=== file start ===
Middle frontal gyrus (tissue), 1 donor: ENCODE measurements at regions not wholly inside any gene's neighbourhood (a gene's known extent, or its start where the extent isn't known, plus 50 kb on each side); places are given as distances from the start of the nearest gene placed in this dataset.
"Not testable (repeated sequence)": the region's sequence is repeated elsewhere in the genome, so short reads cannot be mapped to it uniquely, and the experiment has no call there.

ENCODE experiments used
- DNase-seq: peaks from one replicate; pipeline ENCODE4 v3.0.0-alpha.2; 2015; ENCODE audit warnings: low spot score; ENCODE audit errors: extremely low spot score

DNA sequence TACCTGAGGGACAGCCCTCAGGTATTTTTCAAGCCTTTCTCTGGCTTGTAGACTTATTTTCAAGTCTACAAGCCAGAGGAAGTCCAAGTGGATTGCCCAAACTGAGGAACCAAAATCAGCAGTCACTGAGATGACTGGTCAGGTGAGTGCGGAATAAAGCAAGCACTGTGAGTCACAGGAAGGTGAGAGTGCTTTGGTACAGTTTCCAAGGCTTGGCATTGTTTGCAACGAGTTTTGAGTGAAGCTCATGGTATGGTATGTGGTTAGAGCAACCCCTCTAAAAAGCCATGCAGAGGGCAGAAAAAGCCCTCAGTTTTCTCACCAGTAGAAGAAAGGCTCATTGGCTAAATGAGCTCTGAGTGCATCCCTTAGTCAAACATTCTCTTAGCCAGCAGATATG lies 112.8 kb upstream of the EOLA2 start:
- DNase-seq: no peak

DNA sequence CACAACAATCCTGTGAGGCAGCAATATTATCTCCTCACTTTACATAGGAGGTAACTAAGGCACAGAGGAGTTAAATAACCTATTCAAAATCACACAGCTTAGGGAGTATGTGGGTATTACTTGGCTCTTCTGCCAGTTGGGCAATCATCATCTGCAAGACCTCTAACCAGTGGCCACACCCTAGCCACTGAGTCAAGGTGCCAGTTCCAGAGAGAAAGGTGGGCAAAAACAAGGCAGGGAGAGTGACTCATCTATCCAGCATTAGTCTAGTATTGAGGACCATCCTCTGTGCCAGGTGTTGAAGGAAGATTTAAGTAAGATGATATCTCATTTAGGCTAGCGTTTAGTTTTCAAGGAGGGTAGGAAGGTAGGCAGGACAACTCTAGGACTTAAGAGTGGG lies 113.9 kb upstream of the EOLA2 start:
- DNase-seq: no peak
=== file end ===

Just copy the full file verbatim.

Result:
Middle frontal gyrus (tissue), 1 donor: ENCODE measurements at regions not wholly inside any gene's neighbourhood (a gene's known extent, or its start where the extent isn't known, plus 50 kb on each side); places are given as distances from the start of the nearest gene placed in this dataset.
"Not testable (repeated sequence)": the region's sequence is repeated elsewhere in the genome, so short reads cannot be mapped to it uniquely, and the experiment has no call there.

ENCODE experiments used
- DNase-seq: peaks from one replicate; pipeline ENCODE4 v3.0.0-alpha.2; 2015; ENCODE audit warnings: low spot score; ENCODE audit errors: extremely low spot score

DNA sequence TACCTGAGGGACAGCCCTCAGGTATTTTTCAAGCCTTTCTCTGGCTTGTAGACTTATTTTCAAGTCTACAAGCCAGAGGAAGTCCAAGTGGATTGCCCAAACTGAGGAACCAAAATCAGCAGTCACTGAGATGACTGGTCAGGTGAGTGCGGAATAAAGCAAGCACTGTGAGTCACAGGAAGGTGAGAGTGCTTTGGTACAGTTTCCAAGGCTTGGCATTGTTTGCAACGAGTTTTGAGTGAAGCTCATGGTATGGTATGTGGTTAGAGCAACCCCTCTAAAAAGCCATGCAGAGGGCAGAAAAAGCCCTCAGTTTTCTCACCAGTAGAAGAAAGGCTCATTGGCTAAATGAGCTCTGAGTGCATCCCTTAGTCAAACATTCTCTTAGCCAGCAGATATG lies 112.8 kb upstream of the EOLA2 start:
- DNase-seq: no peak

DNA sequence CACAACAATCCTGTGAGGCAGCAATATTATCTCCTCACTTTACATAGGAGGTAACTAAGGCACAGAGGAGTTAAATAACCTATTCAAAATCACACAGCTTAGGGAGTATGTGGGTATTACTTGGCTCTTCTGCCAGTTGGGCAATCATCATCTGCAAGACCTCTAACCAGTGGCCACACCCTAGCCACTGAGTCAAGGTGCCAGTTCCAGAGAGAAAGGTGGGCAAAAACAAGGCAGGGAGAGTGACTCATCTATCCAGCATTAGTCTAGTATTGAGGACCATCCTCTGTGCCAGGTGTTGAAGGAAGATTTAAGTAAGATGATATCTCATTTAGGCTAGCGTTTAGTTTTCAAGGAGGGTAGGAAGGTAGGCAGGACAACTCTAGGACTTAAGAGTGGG lies 113.9 kb upstream of the EOLA2 start:
- DNase-seq: no peak